There Are Three Types of People Who Can Afford to Write Books


Several editors, agents, and authors told me that the money for serious fiction and nonfiction has eroded dramatically in recent years; advances on mid-list titles—books that are expected to sell modestly but whose quality gives them a strong chance of enduring—have declined by a quarter. These are the kinds of book that particularly benefit from the attention of editors and marketers, and that attract gifted people to publishing, despite the pitiful salaries. Without sufficient advances, many writers will not be able to undertake long, difficult, risky projects. Those who do so anyway will have to expend a lot of effort mastering the art of blowing their own horn. “Writing is being outsourced, because the only people who can afford to write books make money elsewhere—academics, rich people, celebrities,” Colin Robinson, a veteran publisher, said. “The real talent, the people who are writers because they happen to be really good at writing—they aren’t going to be able to afford to do it.”

Seven-figure bidding wars still break out over potential blockbusters, even though these battles often turn out to be follies. The quest for publishing profits in an economy of scarcity drives the money toward a few big books. So does the gradual disappearance of book reviewers and knowledgeable booksellers, whose enthusiasm might have rescued a book from drowning in obscurity. When consumers are overwhelmed with choices, some experts argue, they all tend to buy the same well-known thing.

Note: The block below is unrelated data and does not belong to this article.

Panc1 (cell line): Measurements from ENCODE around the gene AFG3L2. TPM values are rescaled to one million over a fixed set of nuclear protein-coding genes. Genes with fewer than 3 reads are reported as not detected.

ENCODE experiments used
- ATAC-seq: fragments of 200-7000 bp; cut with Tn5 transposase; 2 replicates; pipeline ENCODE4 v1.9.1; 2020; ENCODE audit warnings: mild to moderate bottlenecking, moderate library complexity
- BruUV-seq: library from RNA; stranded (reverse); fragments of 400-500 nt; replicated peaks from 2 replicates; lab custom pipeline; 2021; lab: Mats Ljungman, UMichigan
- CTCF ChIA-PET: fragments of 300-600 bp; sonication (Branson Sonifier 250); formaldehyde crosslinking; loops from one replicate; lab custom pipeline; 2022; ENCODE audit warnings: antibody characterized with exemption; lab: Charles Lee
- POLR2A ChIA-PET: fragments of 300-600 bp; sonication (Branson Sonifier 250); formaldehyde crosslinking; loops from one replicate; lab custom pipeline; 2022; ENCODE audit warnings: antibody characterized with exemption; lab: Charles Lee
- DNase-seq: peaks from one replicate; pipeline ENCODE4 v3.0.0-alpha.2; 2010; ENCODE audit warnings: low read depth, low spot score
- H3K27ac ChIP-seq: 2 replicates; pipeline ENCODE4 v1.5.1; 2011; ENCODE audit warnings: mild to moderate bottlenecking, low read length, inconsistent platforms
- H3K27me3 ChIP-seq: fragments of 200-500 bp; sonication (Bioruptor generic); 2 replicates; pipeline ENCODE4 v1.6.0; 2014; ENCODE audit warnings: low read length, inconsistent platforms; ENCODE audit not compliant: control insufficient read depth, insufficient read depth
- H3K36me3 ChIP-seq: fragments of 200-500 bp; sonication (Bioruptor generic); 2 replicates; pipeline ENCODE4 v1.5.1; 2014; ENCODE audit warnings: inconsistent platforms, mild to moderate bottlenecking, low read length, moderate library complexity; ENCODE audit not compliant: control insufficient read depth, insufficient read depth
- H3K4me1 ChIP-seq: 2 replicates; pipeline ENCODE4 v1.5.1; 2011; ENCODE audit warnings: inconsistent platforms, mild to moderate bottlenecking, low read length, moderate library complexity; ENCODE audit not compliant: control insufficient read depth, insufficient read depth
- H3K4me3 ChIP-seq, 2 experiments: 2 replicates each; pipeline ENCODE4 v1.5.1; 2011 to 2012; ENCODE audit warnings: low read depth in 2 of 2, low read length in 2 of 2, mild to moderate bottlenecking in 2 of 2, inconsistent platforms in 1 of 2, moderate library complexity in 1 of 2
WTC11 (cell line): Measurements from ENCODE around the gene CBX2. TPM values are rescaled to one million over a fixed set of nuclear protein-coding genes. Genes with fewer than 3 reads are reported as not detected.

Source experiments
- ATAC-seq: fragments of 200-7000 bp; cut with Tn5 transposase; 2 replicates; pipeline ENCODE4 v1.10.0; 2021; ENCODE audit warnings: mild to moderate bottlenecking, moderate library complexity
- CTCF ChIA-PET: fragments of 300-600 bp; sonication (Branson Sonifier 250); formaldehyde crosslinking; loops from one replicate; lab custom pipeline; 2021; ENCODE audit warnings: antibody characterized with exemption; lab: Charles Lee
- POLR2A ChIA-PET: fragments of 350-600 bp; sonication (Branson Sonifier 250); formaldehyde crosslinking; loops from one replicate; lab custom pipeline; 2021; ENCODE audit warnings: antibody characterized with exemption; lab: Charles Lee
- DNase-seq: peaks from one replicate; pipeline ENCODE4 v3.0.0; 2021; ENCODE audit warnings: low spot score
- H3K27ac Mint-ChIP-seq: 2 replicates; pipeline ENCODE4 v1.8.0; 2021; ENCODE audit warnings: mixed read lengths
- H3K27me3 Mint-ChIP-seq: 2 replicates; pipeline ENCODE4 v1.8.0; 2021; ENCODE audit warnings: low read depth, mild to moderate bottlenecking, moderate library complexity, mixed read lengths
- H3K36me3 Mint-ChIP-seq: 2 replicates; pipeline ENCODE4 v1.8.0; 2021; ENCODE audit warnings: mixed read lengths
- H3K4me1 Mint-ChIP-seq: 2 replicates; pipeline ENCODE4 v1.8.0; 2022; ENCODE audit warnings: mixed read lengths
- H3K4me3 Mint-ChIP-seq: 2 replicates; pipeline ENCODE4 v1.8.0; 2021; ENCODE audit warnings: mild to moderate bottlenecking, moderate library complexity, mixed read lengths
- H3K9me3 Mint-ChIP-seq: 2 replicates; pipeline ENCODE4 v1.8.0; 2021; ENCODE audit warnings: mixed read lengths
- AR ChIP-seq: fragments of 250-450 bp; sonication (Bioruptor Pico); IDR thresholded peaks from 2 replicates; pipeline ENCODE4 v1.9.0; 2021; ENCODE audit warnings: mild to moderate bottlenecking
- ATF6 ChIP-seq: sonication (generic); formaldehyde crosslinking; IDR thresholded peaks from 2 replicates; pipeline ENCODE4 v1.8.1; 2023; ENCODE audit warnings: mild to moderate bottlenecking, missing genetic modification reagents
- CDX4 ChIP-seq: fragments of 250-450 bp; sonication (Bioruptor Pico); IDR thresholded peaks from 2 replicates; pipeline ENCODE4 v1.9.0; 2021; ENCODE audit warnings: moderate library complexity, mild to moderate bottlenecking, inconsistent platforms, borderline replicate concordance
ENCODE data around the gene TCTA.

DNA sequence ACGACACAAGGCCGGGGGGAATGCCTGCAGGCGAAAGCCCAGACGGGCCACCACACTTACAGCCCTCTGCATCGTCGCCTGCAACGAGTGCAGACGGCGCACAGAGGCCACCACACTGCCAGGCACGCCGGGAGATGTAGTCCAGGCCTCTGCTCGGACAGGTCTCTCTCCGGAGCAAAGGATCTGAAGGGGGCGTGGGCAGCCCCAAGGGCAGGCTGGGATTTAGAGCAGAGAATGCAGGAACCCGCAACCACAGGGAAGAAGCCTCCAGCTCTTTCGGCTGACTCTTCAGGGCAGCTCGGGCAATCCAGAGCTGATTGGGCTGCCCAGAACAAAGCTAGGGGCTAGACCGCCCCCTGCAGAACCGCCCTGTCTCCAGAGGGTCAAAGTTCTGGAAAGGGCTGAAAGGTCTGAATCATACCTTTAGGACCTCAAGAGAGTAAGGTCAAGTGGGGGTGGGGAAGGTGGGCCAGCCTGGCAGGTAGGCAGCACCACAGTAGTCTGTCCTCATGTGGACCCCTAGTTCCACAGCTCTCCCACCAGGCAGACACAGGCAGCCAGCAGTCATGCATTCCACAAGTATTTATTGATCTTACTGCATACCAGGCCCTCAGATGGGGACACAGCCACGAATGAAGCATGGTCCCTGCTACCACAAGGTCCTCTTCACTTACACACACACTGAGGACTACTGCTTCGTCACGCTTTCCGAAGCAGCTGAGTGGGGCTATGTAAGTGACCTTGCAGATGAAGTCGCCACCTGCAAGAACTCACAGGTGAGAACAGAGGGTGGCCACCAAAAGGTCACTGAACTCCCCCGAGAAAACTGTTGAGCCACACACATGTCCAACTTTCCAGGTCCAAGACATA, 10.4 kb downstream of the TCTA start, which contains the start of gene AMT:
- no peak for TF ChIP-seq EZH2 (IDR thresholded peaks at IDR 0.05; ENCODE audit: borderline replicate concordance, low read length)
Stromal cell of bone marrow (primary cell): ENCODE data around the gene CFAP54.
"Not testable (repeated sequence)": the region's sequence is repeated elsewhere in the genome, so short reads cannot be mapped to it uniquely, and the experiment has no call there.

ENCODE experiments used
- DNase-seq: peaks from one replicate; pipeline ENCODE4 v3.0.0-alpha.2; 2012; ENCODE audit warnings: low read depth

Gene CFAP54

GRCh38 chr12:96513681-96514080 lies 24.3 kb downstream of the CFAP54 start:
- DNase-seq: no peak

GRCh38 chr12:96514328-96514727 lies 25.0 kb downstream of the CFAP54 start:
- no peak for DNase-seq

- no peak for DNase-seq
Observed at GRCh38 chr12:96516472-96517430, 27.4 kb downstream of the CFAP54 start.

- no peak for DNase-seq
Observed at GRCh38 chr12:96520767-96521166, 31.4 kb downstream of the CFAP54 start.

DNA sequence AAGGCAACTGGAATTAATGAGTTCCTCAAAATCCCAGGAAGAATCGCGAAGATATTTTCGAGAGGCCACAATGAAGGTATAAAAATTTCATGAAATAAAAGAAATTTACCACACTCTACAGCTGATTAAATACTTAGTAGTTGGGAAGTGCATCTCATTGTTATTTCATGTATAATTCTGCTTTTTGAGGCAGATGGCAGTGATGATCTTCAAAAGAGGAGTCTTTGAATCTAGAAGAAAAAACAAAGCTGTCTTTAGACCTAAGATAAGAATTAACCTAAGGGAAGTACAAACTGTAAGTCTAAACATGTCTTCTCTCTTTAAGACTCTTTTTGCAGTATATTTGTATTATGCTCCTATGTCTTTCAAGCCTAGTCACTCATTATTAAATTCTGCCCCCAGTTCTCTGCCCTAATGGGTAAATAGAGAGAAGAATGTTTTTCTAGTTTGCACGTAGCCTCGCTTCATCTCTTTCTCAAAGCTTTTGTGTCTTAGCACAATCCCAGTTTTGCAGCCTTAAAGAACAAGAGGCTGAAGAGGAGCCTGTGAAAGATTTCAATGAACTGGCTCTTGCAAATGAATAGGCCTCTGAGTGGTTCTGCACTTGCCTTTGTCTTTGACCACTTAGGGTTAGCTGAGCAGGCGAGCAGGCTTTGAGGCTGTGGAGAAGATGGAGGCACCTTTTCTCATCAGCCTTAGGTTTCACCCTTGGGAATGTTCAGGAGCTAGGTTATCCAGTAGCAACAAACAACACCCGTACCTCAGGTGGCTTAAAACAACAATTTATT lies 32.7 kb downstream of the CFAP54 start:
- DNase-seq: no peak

-George Packer, in The New Yorker, on Amazon and the book business. Read more from Packer.


Photo: chasblackman, Flickr

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  • Sarah Johnson

    This raises the question, how do we literary fiction writers get our books in front of a wider audience. Writers hope for a review in the NYTBR, or attention from Oprah or another celebrity book club, but those options are few and far between for writers of serious fiction. Social media helps, and word of mouth, but with publicity budgets dwindling and resources scant at best, what’s a writer to do?

  • scryberwitch

    It’s also compounded by the lack of paying gigs. The days of magazines publishing seralized novels, or even short stories, are pretty much gone. The digital world – along with many print magazines – usually don’t pay writers, which is a mind-boggling concept (not paying someone to create the actual product you are offering? My head hurts…)
    So between the stratification you outline here, and the drying up of smaller gigs, us non-elite writers are left in a very sad place, and society is the worse for it.